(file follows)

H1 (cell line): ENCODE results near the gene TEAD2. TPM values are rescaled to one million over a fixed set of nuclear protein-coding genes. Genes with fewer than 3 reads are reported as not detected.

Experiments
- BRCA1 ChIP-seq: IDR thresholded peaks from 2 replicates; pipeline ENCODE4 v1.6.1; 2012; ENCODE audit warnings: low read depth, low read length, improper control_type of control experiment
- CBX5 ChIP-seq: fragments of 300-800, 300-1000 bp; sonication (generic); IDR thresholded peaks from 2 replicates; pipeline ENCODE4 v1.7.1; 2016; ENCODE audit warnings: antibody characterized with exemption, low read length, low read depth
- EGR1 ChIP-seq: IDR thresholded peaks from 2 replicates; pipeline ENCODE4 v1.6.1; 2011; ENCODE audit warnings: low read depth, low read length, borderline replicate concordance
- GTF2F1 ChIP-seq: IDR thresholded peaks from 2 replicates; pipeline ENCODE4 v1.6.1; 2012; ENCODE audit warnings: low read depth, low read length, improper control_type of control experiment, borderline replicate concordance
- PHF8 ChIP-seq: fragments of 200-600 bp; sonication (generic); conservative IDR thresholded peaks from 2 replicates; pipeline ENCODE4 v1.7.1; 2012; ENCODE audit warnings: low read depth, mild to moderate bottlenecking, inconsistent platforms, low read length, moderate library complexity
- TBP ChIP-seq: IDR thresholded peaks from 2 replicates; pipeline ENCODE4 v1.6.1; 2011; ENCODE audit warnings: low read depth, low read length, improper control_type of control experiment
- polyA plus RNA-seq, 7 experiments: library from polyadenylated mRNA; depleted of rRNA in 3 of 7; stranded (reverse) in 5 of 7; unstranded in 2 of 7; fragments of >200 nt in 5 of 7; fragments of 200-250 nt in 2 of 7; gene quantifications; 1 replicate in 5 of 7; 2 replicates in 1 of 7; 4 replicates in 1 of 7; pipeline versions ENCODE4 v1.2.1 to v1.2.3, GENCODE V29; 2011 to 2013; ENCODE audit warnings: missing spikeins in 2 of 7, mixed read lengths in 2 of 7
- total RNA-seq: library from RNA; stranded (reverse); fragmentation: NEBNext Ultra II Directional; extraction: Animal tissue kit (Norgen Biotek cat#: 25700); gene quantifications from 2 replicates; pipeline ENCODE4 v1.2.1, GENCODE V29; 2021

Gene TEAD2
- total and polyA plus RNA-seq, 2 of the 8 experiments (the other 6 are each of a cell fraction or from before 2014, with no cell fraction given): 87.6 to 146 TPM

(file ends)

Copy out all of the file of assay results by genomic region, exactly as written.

H1 (cell line): ENCODE results near the gene TEAD2. TPM values are rescaled to one million over a fixed set of nuclear protein-coding genes. Genes with fewer than 3 reads are reported as not detected.

Experiments
- BRCA1 ChIP-seq: IDR thresholded peaks from 2 replicates; pipeline ENCODE4 v1.6.1; 2012; ENCODE audit warnings: low read depth, low read length, improper control_type of control experiment
- CBX5 ChIP-seq: fragments of 300-800, 300-1000 bp; sonication (generic); IDR thresholded peaks from 2 replicates; pipeline ENCODE4 v1.7.1; 2016; ENCODE audit warnings: antibody characterized with exemption, low read length, low read depth
- EGR1 ChIP-seq: IDR thresholded peaks from 2 replicates; pipeline ENCODE4 v1.6.1; 2011; ENCODE audit warnings: low read depth, low read length, borderline replicate concordance
- GTF2F1 ChIP-seq: IDR thresholded peaks from 2 replicates; pipeline ENCODE4 v1.6.1; 2012; ENCODE audit warnings: low read depth, low read length, improper control_type of control experiment, borderline replicate concordance
- PHF8 ChIP-seq: fragments of 200-600 bp; sonication (generic); conservative IDR thresholded peaks from 2 replicates; pipeline ENCODE4 v1.7.1; 2012; ENCODE audit warnings: low read depth, mild to moderate bottlenecking, inconsistent platforms, low read length, moderate library complexity
- TBP ChIP-seq: IDR thresholded peaks from 2 replicates; pipeline ENCODE4 v1.6.1; 2011; ENCODE audit warnings: low read depth, low read length, improper control_type of control experiment
- polyA plus RNA-seq, 7 experiments: library from polyadenylated mRNA; depleted of rRNA in 3 of 7; stranded (reverse) in 5 of 7; unstranded in 2 of 7; fragments of >200 nt in 5 of 7; fragments of 200-250 nt in 2 of 7; gene quantifications; 1 replicate in 5 of 7; 2 replicates in 1 of 7; 4 replicates in 1 of 7; pipeline versions ENCODE4 v1.2.1 to v1.2.3, GENCODE V29; 2011 to 2013; ENCODE audit warnings: missing spikeins in 2 of 7, mixed read lengths in 2 of 7
- total RNA-seq: library from RNA; stranded (reverse); fragmentation: NEBNext Ultra II Directional; extraction: Animal tissue kit (Norgen Biotek cat#: 25700); gene quantifications from 2 replicates; pipeline ENCODE4 v1.2.1, GENCODE V29; 2021

Gene TEAD2
- total and polyA plus RNA-seq, 2 of the 8 experiments (the other 6 are each of a cell fraction or from before 2014, with no cell fraction given): 87.6 to 146 TPM